We recommend that a comprehensive, detailed LifePLAN be created for every individual living with a disability. It will document that individual’s unique history, the family’s concerns about their loved one, and their wishes for their loved one for the future. A LifePLAN is meant to provide a blueprint for future caregivers, which can be a tremendous help when responsibility for that individual transfers from the original primary caregiver. Yet often, people find they haven’t done the planning that they know they must do. Do any of these statements sound familiar?
“We’ve got plenty of time!”
People are generally reluctant to accept their own mortality. Any of us could die at any moment, with no warning. Therefore the time we have should be used as an advantage, not an excuse. Use the time you have to start planning. As more time goes by, use it to revise the plan as appropriate.
“We’re so busy with current education, housing, and medical issues and crises that there is no energy left for considering the future.”
This is perfectly understandable. The problem is, there will always be things to do and crises to deal with that make it difficult to focus on the future. Make time to do so, even if other things have to wait. Think of it this way – once you are gone, someone else will have to deal with those issues and if there are no plans in place, they will be flying blind.
“I just pray that he/she dies before me.”
It is hard to imagine that a child with a disability will most likely outlive his or her parents. people with disabilities often have the same life expectancy as those without. Plan as if your child will live to a ripe old age. The purpose of planning is ensure that this ‘ripe old age’ is as comfortable and happy as possible.
“My other son/daughter will take care of everything.”
Believe it or not, siblings may not want the responsibility of caring for their brother or sister. Ask your other children about their expectations for the future. Recognize that they are likely to have their own families, careers, homes, and other responsibilities, and may not be able to act as a guardian or caregiver in your absence.
“I must have a “perfect plan” that will include solutions to all possible problems.”
The perfect scenario involves you being around forever for your child. This is not likely to happen, so develop the best plan possible with what you have to work with. Something is much better than nothing.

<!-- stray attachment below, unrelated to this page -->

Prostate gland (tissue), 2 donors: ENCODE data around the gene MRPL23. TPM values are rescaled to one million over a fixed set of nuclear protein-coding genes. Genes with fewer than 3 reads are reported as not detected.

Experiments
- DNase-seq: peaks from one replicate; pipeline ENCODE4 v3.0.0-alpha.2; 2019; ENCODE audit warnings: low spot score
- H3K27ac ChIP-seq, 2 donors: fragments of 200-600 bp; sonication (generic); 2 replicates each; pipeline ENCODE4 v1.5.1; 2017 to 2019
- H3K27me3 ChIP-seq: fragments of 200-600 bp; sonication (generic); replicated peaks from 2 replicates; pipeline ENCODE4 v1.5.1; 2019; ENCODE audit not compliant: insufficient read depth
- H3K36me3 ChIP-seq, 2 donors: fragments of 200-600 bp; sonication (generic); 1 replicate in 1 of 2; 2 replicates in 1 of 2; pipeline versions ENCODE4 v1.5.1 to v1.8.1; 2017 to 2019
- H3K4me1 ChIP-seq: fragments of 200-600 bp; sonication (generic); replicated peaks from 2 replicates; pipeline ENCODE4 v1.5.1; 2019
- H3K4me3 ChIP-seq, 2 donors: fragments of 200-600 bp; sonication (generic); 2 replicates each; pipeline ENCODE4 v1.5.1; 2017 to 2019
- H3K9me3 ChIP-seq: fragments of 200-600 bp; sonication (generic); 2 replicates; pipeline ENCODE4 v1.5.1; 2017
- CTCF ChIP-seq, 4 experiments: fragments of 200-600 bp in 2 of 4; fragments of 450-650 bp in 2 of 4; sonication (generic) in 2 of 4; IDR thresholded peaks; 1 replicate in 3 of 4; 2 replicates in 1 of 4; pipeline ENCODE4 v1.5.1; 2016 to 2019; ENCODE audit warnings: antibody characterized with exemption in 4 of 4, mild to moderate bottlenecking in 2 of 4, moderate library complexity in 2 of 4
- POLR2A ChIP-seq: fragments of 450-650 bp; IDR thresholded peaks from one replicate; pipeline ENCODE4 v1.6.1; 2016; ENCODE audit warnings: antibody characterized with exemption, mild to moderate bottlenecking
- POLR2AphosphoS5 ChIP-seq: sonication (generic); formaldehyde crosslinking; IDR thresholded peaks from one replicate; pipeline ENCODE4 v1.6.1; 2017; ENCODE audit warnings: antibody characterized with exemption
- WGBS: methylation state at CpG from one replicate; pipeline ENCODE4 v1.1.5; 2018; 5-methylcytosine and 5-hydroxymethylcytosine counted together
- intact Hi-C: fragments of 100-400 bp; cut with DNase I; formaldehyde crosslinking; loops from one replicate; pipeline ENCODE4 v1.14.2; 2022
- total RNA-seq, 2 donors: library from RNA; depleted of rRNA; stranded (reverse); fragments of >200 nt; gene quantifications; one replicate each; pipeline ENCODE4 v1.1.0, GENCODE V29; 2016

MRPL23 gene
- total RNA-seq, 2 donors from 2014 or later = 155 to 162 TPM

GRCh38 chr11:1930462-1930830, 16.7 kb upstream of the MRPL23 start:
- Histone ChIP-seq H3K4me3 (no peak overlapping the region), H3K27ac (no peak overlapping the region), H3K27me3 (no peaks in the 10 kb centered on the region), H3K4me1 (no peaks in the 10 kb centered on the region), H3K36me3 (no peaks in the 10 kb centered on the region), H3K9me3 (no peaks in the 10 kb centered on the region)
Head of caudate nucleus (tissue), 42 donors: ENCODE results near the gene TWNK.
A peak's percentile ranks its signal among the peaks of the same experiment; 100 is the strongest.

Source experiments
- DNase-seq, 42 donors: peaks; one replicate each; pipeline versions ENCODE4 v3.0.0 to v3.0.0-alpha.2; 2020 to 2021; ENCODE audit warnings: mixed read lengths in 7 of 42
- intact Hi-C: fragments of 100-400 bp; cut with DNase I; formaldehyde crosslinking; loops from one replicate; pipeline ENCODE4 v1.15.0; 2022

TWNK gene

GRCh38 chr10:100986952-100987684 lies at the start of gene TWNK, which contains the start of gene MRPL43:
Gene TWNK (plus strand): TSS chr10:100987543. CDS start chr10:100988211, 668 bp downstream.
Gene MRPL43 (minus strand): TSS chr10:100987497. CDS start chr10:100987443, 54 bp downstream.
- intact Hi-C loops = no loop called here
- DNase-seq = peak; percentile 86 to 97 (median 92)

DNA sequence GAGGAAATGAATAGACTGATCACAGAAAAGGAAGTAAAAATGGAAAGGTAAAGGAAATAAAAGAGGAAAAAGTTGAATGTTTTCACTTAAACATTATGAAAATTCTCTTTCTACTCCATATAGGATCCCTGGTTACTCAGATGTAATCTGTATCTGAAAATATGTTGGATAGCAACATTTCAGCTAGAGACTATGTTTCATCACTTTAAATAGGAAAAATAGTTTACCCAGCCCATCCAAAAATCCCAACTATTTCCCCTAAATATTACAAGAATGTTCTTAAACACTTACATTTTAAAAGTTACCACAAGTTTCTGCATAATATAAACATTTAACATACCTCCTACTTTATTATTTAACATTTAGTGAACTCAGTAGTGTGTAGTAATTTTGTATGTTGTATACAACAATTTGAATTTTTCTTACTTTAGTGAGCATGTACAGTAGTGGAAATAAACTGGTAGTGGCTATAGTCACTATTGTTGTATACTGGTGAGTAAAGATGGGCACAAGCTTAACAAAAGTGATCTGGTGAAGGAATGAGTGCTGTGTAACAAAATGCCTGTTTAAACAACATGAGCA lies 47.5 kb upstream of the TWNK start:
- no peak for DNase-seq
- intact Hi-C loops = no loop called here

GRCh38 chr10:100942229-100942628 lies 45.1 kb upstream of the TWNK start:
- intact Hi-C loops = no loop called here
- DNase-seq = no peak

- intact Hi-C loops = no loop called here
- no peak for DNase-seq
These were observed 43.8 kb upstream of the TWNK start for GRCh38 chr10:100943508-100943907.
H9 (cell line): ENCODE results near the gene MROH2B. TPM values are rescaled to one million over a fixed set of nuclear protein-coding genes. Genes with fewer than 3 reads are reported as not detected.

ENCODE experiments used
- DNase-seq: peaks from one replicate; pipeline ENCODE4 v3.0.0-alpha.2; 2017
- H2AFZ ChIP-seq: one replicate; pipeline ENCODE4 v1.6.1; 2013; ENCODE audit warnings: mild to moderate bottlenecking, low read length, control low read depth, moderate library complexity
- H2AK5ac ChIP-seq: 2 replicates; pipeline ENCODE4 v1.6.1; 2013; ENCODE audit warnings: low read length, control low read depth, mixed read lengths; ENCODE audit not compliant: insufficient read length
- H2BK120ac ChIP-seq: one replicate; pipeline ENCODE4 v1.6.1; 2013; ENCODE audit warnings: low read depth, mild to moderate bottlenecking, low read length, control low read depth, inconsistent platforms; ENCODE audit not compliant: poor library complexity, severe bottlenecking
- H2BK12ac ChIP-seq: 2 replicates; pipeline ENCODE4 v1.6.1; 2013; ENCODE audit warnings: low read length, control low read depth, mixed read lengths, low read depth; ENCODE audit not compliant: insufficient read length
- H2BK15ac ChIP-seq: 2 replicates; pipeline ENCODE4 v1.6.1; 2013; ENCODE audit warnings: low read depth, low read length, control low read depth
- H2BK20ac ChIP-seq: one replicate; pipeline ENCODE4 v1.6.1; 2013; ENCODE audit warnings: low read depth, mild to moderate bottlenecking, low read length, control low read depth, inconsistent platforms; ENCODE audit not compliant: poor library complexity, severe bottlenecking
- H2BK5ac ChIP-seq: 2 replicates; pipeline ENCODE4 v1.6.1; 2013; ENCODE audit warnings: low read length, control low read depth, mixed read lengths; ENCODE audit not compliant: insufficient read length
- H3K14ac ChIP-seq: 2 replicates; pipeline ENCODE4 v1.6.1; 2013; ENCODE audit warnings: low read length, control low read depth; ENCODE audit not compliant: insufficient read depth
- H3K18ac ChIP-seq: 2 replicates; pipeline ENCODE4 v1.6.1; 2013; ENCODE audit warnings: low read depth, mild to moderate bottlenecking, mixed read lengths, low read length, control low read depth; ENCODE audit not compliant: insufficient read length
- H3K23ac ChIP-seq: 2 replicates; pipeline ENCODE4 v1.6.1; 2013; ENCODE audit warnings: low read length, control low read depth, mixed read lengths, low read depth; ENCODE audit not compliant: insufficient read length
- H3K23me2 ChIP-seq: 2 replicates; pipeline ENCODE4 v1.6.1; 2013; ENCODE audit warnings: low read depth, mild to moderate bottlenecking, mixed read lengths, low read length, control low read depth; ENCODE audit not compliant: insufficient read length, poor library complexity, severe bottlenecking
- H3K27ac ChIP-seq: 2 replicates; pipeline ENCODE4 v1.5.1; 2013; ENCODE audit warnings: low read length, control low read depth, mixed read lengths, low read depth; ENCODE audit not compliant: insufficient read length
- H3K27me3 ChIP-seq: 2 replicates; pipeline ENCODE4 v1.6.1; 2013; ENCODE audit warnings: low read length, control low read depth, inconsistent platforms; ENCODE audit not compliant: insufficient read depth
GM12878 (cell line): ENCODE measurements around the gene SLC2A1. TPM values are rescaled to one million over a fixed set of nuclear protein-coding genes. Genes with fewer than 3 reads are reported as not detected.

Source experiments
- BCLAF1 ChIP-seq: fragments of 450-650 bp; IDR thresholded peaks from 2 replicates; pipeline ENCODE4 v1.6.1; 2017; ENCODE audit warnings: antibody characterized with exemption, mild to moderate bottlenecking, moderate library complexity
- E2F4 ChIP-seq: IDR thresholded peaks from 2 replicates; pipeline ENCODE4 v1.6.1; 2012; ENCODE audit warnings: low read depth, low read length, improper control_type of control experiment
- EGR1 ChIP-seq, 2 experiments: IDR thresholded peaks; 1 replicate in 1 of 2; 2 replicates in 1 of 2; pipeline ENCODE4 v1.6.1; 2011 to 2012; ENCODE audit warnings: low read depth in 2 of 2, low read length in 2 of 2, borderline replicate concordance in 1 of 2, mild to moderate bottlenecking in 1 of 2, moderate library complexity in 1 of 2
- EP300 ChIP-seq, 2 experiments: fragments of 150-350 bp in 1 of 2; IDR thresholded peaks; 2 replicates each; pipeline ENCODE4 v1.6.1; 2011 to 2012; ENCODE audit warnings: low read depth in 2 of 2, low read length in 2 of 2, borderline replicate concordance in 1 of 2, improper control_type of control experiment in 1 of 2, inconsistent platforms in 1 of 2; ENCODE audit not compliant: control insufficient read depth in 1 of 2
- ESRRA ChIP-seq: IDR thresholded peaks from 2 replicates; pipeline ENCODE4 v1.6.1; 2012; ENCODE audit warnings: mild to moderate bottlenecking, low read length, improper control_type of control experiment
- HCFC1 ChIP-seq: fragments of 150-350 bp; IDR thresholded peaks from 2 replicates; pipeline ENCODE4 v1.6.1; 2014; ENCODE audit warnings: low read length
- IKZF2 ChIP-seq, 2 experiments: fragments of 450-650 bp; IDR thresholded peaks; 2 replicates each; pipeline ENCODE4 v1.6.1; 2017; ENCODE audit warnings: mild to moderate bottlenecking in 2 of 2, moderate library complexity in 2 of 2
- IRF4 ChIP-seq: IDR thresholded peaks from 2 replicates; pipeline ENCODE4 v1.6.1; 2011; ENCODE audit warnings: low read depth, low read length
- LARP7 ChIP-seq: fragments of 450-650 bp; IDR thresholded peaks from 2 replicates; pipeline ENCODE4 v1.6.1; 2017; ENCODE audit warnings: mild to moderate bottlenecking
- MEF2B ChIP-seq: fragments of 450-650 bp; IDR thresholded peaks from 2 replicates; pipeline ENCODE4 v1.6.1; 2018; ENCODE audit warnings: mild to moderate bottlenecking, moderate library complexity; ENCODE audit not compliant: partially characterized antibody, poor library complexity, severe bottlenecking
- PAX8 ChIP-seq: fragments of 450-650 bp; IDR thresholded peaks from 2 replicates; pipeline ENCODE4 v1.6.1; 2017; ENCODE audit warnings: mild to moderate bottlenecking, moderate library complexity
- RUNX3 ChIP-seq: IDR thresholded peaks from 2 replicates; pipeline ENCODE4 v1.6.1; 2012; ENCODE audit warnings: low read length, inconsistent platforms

“Once we create a plan of action, it is permanent, and cannot be changed.”
Parents can be put off by the term “irrevocable” as it applies to a special needs trust. However, your Will, trust and other plans can be changed as long as you are alive. Remember that a trust is irrevocable only after it is funded, not once it is drafted.
“I have a Will and a Special Needs Trust. Why do I need a LifePLAN too?”
Legal documents alone won’t ensure quality of life. A Will and a Special Needs Trust will provide direction on legal issues and financial issues. They will not provide your child’s future caregivers with the detailed knowledge about your child that only you have. Take the time to document your child’s history, preferences, wishes and needs, so that people caring and advocating for him or her in the future will have something to work from.
“I’m sure that the state’s disability and mental health service systems guarantee quality services for my child, so there is no need for additional monitoring.”
As a parent, you check up on the providers of medical, residential, vocational, educational and other services to your child. If something goes wrong, you make sure it gets fixed.
Who will do that if you are no longer around? Unfortunately, not all providers recognize a “moral obligation” to provide good services to an individual whose family is gone. More often the opposite happens – those who have no one to advocate for them get inferior services. As the old saying goes, the squeaky wheel gets the grease.
“No one can care for her as well as I can.”
This is one hundred percent true – and absolutely not an excuse to avoid planning. Help your child’s future caregivers to do what you do, by arming them with the information you have about your child through a comprehensive LifePLAN.
The challenges to planning for your loved one may seem overwhelming, but when taken step by step in partnership with Planned Lifetime Assistance of New Jersey (PLAN/NJ), you’ll begin to move past these barriers and complete this necessary effort. Contact PLAN/NJ at 908-575- 8300 when ready to answer the question, “Who will care for my loved one when I’m gone?”